Reforming the Internal Revenue Code has received significant attention as the 114th Congress commences. In a speech on the Senate floor on December 16, 2014, Senator Hatch stated that “tax reform is essential” and outlined seven principles for reform: promote economic growth, be fair, simplify the tax code, be permanent, provide competitiveness, promote savings and investment, and be revenue neutral. Senator Hatch also released an analysis, “Comprehensive Tax Reform for 2015 and Beyond,” which outlines the history of the income tax system, reform proposals that have been under discussion and the issues involved.
In a Wall Street Journal piece published on July 8, 2014, Representative Ryan also advocated for tax reform and said “[t]rue tax reform would both broaden the base and lower the rates, so small businesses would have room to grow and job creators would come back to our shores.” And in budget proposals he released as chair of the House Budget Committee, he called for tax reform that simplifies the tax code, lowers tax rates and reduces the number of tax brackets.
Health care and retirement benefits have been part of the ongoing tax reform debate. New leaders in the House and Senate tax-writing committees might shift the priorities for tax reform, but the tax preferences associated with employer-sponsored health coverage, retirement plans and other employee benefit programs will likely come under discussion, especially as lawmakers seek to balance tax incentives with lower tax rates.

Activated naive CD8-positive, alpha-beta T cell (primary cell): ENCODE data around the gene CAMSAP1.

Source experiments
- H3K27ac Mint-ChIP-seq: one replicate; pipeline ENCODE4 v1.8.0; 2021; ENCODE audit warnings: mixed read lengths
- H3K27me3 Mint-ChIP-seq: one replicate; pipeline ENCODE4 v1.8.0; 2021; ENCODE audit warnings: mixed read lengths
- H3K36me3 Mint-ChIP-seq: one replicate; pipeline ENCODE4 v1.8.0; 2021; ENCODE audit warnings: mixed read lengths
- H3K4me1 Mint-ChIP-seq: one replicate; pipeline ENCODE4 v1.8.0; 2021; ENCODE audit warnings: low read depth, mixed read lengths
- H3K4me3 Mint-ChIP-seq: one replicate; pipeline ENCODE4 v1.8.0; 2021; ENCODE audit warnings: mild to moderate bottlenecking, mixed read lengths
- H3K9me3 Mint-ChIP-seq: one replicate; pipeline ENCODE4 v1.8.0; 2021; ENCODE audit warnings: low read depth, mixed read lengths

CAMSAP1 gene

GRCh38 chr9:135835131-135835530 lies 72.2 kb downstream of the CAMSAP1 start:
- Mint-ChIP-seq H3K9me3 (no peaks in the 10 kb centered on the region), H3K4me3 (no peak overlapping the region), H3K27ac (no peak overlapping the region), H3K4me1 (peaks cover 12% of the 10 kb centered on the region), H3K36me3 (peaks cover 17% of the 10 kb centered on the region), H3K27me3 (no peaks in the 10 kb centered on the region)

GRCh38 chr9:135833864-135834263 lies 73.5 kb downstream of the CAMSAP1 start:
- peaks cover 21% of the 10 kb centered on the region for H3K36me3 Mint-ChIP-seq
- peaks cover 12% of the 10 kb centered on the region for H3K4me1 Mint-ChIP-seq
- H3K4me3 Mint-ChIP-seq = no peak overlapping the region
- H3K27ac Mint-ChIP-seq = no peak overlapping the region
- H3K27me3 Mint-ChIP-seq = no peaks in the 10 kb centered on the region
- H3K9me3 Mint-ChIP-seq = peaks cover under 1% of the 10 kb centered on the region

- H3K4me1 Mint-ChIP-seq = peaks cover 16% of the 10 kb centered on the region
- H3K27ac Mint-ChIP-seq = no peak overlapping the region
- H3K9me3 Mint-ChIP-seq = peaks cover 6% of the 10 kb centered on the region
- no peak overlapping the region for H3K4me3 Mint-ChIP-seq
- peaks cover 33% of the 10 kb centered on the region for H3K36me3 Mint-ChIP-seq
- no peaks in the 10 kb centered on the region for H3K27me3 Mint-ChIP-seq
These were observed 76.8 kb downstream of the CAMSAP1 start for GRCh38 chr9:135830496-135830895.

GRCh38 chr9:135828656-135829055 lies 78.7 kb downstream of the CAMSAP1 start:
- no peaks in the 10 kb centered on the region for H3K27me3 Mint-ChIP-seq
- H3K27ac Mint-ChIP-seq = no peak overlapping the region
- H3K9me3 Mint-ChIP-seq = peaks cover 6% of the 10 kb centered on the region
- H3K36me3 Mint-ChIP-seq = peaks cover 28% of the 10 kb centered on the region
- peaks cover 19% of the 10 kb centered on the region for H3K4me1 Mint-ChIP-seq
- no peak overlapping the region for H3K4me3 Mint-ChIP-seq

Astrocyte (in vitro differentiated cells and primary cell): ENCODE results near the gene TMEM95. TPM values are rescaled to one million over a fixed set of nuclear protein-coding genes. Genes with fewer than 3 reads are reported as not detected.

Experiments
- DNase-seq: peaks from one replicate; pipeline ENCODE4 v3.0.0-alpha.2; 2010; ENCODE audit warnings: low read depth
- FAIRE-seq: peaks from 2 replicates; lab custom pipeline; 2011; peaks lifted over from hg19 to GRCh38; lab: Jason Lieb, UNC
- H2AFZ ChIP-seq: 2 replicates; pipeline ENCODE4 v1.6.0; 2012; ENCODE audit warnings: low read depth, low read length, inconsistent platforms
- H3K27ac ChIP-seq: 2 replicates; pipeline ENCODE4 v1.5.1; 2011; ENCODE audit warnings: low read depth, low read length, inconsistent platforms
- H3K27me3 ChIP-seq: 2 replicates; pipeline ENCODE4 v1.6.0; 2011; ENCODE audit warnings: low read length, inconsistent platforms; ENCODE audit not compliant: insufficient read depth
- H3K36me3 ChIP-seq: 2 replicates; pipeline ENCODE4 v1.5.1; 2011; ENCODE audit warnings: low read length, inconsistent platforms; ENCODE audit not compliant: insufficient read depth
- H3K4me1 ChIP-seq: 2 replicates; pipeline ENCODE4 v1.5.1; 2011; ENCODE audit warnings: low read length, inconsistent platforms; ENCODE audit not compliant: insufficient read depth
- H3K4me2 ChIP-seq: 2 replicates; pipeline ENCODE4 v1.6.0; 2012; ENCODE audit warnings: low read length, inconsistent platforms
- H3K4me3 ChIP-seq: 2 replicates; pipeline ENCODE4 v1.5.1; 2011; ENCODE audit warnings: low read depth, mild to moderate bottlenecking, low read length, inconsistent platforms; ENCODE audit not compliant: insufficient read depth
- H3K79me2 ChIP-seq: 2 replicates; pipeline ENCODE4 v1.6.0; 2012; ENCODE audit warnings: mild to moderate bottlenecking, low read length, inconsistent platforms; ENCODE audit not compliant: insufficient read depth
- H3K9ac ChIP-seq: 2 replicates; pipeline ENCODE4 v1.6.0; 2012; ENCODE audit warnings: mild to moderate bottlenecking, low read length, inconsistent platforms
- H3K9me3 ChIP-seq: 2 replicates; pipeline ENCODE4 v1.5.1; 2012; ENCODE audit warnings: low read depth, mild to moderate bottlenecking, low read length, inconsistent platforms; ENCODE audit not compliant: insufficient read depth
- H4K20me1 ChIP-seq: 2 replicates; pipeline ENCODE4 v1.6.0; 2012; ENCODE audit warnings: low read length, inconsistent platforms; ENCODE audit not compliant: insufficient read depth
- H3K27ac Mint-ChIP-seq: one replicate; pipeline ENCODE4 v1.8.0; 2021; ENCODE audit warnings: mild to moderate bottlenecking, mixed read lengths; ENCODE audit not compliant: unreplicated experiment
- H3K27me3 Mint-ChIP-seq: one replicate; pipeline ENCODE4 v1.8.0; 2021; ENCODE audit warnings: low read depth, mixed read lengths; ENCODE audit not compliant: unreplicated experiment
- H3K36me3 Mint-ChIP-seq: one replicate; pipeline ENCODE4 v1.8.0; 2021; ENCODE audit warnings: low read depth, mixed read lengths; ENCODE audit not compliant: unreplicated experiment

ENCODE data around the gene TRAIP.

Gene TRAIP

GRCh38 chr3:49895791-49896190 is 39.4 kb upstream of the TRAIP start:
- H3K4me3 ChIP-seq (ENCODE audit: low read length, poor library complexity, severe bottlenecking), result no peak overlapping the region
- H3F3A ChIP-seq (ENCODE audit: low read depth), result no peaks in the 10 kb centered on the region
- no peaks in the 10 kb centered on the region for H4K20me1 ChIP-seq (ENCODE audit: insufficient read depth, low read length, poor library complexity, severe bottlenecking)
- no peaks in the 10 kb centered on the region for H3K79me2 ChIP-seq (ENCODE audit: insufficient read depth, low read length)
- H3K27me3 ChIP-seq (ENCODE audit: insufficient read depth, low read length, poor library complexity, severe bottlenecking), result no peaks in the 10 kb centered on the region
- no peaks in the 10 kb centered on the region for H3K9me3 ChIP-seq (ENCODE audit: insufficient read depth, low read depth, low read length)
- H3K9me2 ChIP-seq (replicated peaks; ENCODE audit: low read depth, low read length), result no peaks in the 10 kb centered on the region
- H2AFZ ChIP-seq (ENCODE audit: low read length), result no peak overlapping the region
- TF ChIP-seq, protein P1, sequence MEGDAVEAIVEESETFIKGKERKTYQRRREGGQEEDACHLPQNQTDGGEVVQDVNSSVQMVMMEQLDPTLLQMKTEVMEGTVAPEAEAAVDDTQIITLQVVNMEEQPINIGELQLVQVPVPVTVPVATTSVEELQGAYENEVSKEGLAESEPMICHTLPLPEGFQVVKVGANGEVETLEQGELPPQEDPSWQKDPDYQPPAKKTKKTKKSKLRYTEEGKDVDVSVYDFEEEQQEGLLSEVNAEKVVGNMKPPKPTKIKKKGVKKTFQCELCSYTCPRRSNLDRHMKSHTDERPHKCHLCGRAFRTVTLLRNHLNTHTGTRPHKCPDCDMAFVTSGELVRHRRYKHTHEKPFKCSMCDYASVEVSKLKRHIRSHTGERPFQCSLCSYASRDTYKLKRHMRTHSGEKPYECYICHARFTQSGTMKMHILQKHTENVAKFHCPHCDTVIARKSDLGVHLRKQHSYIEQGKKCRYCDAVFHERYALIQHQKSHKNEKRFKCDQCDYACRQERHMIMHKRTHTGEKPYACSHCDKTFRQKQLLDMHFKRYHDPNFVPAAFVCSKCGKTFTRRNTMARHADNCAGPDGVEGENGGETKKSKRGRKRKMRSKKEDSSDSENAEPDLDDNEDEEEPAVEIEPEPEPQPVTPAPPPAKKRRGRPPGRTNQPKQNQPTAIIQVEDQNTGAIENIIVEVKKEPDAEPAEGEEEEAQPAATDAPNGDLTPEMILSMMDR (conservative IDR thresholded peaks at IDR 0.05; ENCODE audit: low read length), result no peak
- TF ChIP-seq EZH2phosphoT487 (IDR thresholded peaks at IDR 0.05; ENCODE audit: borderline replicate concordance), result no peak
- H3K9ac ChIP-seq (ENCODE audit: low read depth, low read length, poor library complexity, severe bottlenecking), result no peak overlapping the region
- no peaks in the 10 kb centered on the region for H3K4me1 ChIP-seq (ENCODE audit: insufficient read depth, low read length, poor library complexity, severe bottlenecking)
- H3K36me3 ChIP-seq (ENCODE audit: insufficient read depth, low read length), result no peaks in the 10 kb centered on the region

House and Senate Republicans want to demonstrate their ability to govern by enacting legislation — but it is too soon to know whether they will accomplish their goals or the partisan gridlock that marked the 113th Congress will continue. President Obama has veto power and therefore the ability to avert major changes to his key priorities, but some lawmakers want to force the President to wield the veto. If that occurs, early ambitions for a productive 114th Congress will come to naught.
Employers should remain prepared for changes ahead, however, because this Congress seems interested in scaling back the health care reform law and is also focused on retirement, compensation and other benefit-related issues. Both health care and retirement offer the potential for bipartisan legislation, and some new laws seem likely.